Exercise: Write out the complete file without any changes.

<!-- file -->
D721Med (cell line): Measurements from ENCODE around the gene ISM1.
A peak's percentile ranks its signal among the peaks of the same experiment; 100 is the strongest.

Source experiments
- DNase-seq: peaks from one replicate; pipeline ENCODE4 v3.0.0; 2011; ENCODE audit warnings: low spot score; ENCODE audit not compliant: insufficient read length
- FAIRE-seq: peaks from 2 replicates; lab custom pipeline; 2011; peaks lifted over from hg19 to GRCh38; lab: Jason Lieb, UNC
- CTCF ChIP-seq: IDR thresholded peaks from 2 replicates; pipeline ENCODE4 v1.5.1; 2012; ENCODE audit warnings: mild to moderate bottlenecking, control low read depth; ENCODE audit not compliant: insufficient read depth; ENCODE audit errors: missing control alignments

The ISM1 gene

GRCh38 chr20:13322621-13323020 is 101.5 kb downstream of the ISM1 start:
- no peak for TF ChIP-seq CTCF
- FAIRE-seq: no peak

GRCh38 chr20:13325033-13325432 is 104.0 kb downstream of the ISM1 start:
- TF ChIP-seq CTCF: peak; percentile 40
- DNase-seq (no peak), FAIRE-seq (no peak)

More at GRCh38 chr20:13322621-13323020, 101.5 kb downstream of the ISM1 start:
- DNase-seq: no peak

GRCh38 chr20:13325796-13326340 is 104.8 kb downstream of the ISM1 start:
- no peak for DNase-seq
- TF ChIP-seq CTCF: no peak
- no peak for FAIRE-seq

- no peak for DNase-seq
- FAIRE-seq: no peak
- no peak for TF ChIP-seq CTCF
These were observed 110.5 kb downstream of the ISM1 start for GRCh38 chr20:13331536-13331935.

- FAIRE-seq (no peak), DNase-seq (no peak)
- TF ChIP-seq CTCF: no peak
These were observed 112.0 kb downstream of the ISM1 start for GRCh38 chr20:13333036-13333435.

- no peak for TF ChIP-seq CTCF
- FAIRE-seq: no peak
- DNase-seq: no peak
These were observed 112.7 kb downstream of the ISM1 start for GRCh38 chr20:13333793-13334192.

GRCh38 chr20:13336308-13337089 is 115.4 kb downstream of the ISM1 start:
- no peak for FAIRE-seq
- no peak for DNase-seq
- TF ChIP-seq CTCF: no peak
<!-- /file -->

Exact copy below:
D721Med (cell line): Measurements from ENCODE around the gene ISM1.
A peak's percentile ranks its signal among the peaks of the same experiment; 100 is the strongest.

Source experiments
- DNase-seq: peaks from one replicate; pipeline ENCODE4 v3.0.0; 2011; ENCODE audit warnings: low spot score; ENCODE audit not compliant: insufficient read length
- FAIRE-seq: peaks from 2 replicates; lab custom pipeline; 2011; peaks lifted over from hg19 to GRCh38; lab: Jason Lieb, UNC
- CTCF ChIP-seq: IDR thresholded peaks from 2 replicates; pipeline ENCODE4 v1.5.1; 2012; ENCODE audit warnings: mild to moderate bottlenecking, control low read depth; ENCODE audit not compliant: insufficient read depth; ENCODE audit errors: missing control alignments

The ISM1 gene

GRCh38 chr20:13322621-13323020 is 101.5 kb downstream of the ISM1 start:
- no peak for TF ChIP-seq CTCF
- FAIRE-seq: no peak

GRCh38 chr20:13325033-13325432 is 104.0 kb downstream of the ISM1 start:
- TF ChIP-seq CTCF: peak; percentile 40
- DNase-seq (no peak), FAIRE-seq (no peak)

More at GRCh38 chr20:13322621-13323020, 101.5 kb downstream of the ISM1 start:
- DNase-seq: no peak

GRCh38 chr20:13325796-13326340 is 104.8 kb downstream of the ISM1 start:
- no peak for DNase-seq
- TF ChIP-seq CTCF: no peak
- no peak for FAIRE-seq

- no peak for DNase-seq
- FAIRE-seq: no peak
- no peak for TF ChIP-seq CTCF
These were observed 110.5 kb downstream of the ISM1 start for GRCh38 chr20:13331536-13331935.

- FAIRE-seq (no peak), DNase-seq (no peak)
- TF ChIP-seq CTCF: no peak
These were observed 112.0 kb downstream of the ISM1 start for GRCh38 chr20:13333036-13333435.

- no peak for TF ChIP-seq CTCF
- FAIRE-seq: no peak
- DNase-seq: no peak
These were observed 112.7 kb downstream of the ISM1 start for GRCh38 chr20:13333793-13334192.

GRCh38 chr20:13336308-13337089 is 115.4 kb downstream of the ISM1 start:
- no peak for FAIRE-seq
- no peak for DNase-seq
- TF ChIP-seq CTCF: no peak